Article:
• To be fair to other regions of Europe and to ensure that Yorkshire continues to benefit from the ideas and energy of people from elsewhere, the UK government needs to get out of the way of us actively making EU citizens welcome and ensure they benefit from the same rights here as do Yorkshire’s citizens within the EU.

  • To ensure the continued active promotion of ideas and perspectives sharing through exchange programmes, such as ERASMUS.

  • To maximise access to opportunities for organisations (including businesses) within Yorkshire and that these are based as a minimum on employment rights, environmental standards, public procurement transparency and consumer protection (developed by the UK government as part of the EU’s decision making processes) for as long as democratically elected bodies within Yorkshire consider them appropriate.

  • To ensure the replacement of EU Development funds (that have benefited Yorkshire even when UK government has ignored our needs) and make sure that decisions about them are taken by democratically elected bodies within Yorkshire itself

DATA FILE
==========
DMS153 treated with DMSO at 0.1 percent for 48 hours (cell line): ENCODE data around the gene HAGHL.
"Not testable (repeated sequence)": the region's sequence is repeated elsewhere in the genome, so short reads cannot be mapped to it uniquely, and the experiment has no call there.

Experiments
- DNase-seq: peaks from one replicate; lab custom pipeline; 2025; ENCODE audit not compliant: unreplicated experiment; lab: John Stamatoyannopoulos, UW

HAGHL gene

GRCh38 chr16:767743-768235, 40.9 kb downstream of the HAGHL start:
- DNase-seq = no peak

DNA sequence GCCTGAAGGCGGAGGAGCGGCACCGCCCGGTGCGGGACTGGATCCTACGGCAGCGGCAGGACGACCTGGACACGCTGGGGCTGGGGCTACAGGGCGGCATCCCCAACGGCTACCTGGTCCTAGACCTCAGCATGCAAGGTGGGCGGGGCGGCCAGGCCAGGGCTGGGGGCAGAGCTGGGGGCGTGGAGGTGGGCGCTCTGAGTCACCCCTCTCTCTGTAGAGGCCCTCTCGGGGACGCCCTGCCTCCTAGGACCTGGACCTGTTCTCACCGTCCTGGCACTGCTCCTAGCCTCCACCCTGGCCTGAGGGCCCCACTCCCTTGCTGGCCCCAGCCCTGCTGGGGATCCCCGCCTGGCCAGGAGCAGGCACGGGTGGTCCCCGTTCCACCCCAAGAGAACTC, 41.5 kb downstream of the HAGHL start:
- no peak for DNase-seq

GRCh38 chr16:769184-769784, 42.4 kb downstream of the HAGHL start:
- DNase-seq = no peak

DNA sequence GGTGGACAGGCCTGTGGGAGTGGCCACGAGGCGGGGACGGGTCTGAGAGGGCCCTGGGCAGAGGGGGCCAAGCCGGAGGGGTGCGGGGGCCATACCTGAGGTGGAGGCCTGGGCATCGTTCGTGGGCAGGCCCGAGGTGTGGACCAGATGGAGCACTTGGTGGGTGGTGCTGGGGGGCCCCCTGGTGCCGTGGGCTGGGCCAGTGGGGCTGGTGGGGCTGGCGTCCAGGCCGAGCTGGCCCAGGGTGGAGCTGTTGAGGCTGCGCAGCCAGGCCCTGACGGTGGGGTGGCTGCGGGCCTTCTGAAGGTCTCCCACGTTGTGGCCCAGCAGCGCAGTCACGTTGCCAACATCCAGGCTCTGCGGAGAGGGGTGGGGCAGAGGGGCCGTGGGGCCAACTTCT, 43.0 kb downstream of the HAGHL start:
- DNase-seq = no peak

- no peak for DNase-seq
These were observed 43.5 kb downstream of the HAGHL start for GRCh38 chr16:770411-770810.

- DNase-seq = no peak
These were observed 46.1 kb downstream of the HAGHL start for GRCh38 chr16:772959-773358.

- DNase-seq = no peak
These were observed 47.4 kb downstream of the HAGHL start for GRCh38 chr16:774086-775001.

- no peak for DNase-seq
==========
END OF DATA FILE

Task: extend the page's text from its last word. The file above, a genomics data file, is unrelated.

• To ensure that Yorkshire can continue to play its role in contributing to continent wide peace and solidarity programmes, including welcoming refugees arriving at EU borders and making safe routes available for them to reach Yorkshire instead of risking the Mediterranean and other crossings.

But most important of all, now that the UK as a whole has answered the question of its role within the EU, surely it is the time for people here in Yorkshire to decide on how we want to be governed within the UK too? Surely this time of change for the UK is exactly the time when Regional Democracy should blossom?

I campaigned for the UK to remain in the European Union alongside others and we couldn’t convince enough people to get out and vote that way. The UK will no longer be a member of the EU and that means Yorkshire will not be part of the EU either. Nevertheless I will continue to think of myself as European and support the development of the European Union. I will continue to believe another Europe is possible. I will continue to buy the New European newspaper and encourage it to reflect the experiences of Europeans in all parts of this island. I will apply for individual EU membership if and when the time comes. And once the EU has had chance to move forward without the brakes placed on it by the UK’s elite, I may well be amongst those campaigning for Yorkshire to rejoin fellow regional democracies in the European Union.